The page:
Saturday, May 21, 2022 |
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A girl goalie is rare, but a girl goalie on Kaua‘i is almost as impossible to find as a day without a perfect sunset.
Kaua‘i High School’s Wren Perdue is proud to say that she is the one and only female goalie on the island. The Kilauea native spends most of her time playing inline hockey, which gives her a way to stay in shape and be competitive.
“It’s good exercise and I just like the competition,” Perdue said.
Recently, the Red Raider senior traveled to Alpharetta, Georgia for the U.S.A. Hockey Inline National Championships, along with teammates from O‘ahu that formed the Manini Wahine squad, who finished in second-place behind the Cincinnati Eagles. The Wahine played four games and came away with a record of 2-2.
Along the way, Perdue picked up various awards in the skills competition and has her eyes set on upcoming tournaments.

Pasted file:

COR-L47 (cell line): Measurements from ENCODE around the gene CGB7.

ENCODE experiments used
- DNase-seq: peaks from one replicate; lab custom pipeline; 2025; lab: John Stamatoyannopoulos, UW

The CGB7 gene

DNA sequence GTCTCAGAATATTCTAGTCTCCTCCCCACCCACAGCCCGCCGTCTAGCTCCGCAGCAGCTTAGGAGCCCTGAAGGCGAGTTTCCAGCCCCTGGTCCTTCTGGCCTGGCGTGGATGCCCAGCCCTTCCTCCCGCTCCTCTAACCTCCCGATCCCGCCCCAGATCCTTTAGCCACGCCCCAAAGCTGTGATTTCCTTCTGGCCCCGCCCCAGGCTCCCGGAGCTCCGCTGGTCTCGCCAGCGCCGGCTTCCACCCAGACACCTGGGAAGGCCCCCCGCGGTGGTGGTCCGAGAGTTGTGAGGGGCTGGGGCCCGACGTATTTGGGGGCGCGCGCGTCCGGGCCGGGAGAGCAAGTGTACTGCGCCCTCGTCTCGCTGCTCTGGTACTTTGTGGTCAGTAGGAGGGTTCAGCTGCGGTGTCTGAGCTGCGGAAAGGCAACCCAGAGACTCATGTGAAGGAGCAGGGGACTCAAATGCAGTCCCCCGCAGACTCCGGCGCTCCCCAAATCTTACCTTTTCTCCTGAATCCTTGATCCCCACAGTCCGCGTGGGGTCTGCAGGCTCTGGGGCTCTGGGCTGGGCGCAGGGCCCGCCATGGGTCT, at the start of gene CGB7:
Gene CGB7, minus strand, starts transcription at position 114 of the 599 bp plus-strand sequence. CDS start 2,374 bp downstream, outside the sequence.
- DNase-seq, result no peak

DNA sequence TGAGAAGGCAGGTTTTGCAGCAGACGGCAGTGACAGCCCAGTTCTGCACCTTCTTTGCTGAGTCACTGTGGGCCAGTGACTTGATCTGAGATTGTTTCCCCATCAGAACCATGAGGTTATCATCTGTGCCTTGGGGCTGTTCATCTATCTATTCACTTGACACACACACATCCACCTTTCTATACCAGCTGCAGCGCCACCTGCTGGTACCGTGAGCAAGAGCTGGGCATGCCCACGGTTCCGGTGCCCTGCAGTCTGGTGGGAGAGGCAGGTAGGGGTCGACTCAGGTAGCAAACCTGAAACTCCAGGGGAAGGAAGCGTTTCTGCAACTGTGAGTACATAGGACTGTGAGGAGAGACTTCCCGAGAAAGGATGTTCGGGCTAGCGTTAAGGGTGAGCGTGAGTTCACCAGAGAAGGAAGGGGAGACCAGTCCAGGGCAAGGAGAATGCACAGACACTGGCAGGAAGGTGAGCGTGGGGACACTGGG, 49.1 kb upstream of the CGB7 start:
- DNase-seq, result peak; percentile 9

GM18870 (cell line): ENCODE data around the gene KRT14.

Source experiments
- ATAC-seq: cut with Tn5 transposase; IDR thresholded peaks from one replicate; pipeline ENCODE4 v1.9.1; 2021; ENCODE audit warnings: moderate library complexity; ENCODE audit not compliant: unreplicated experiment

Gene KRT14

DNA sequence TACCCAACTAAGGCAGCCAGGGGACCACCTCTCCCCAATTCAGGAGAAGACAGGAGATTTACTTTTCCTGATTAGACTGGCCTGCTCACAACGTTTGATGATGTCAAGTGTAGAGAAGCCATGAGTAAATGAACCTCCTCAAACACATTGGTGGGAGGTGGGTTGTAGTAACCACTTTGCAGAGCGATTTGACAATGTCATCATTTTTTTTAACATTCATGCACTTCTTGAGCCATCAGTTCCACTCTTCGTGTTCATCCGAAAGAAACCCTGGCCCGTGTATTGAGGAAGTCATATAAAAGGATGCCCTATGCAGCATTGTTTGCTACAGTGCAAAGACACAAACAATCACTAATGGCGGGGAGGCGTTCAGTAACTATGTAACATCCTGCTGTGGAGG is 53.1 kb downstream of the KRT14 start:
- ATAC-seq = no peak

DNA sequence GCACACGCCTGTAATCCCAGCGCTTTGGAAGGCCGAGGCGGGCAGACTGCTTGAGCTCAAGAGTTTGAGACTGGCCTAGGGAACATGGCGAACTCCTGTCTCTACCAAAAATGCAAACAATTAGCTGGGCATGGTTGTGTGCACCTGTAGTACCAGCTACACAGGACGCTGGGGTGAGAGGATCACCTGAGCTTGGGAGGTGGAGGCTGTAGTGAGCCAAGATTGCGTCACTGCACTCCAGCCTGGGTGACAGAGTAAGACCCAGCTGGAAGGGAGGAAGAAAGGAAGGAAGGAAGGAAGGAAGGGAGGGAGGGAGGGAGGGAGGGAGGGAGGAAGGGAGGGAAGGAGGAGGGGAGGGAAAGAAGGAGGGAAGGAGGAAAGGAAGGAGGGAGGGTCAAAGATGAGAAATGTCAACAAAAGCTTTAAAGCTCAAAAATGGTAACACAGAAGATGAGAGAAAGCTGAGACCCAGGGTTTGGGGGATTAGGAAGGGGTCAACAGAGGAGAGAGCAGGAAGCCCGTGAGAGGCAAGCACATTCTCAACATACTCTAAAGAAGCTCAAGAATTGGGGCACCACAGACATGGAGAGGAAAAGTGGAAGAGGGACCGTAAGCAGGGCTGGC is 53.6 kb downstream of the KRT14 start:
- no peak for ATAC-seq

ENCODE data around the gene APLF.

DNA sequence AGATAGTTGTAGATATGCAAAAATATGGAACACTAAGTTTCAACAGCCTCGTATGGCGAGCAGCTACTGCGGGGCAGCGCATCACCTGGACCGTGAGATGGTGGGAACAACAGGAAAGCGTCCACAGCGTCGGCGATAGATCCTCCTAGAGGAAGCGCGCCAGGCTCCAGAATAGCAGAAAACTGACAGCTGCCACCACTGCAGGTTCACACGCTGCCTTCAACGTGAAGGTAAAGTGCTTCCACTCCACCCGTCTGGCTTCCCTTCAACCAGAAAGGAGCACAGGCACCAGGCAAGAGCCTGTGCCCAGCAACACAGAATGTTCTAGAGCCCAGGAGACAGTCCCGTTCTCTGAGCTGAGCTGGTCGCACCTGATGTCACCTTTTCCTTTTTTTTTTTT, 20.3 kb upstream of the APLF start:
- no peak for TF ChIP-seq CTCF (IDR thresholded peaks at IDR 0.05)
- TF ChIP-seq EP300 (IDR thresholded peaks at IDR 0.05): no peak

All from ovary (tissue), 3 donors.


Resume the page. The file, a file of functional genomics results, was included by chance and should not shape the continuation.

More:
“I had fun up there and I met a lot of great people,” Perdue said.
In addition to Inline hockey, Perdue is also involved with Kaua‘i High School’s PTSA. Wren is currently the state student PTSA representative.
“It’s fun and I like it because it gives me great leadership training and I like being the voice of students,” Perdue said.
Her parents, Robert and Goretti have more than one hockey player in their household. Wren’s two brothers, Bruce (15) and Christian (10) also participate in the sport. In fact, Bruce is the reason why Wren first got involved with inline.
“My brother Bruce started playing and they didn’t have a goalie, so I decided to step in and be the goalie and the rest is history,” Perdue said.
Perdue credits most of her inline hockey success to her coaches, Darren Crozier, Mike Goodnight, Todd Mayer, and Lon Shimanuki.
Up next for Wren is high school graduation and after that, she plans to attend Hawai‘i Pacific University (HPU) and wants to major in photography or pursue a degree in law.
“I want to go to HPU because I want to make new friends and at the same time, not go to far away from home,” Perdue said.
As far as a dream job, Wren just wants a career that enables her to make a lot of money and have lots of fun.
“I really want a job that I can just enjoy and not think of it like it’s actually work,” Perdue said.
With a great attitude, Perdue seems like a perfect candidate for that type of job.
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